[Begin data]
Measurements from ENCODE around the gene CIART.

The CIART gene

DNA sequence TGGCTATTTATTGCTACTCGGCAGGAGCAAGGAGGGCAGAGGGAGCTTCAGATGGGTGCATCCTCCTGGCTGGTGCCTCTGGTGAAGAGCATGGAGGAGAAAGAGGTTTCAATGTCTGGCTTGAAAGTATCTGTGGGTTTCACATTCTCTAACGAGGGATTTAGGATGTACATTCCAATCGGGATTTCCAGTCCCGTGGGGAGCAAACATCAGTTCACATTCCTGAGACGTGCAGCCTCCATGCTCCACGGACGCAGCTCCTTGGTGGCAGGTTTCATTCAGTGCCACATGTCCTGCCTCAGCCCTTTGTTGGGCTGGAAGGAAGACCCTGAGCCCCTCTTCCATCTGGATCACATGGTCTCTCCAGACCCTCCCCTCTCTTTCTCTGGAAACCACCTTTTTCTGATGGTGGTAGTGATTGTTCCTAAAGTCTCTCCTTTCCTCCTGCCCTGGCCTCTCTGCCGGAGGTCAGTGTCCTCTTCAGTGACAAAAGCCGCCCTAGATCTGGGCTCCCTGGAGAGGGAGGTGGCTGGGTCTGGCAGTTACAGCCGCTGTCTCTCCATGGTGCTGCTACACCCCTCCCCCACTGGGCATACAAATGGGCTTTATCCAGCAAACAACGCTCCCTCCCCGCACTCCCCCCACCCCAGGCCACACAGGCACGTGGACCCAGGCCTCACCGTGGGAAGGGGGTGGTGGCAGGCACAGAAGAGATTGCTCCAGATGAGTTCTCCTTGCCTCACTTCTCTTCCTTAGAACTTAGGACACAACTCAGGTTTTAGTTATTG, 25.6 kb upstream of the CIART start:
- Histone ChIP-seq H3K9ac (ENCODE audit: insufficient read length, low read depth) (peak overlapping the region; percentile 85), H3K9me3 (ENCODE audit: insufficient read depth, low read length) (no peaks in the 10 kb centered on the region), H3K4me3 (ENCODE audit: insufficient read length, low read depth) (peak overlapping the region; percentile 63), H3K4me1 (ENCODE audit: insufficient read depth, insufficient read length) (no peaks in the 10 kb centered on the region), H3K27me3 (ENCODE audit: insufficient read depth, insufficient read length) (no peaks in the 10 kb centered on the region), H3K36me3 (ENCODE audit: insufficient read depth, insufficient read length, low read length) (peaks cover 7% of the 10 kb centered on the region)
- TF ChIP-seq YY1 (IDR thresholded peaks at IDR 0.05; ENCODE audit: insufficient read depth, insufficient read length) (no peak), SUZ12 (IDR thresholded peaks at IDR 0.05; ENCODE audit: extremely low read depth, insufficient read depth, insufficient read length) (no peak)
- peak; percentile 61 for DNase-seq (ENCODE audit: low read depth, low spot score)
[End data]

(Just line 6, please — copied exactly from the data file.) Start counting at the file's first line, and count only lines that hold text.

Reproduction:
- peak; percentile 61 for DNase-seq (ENCODE audit: low read depth, low spot score)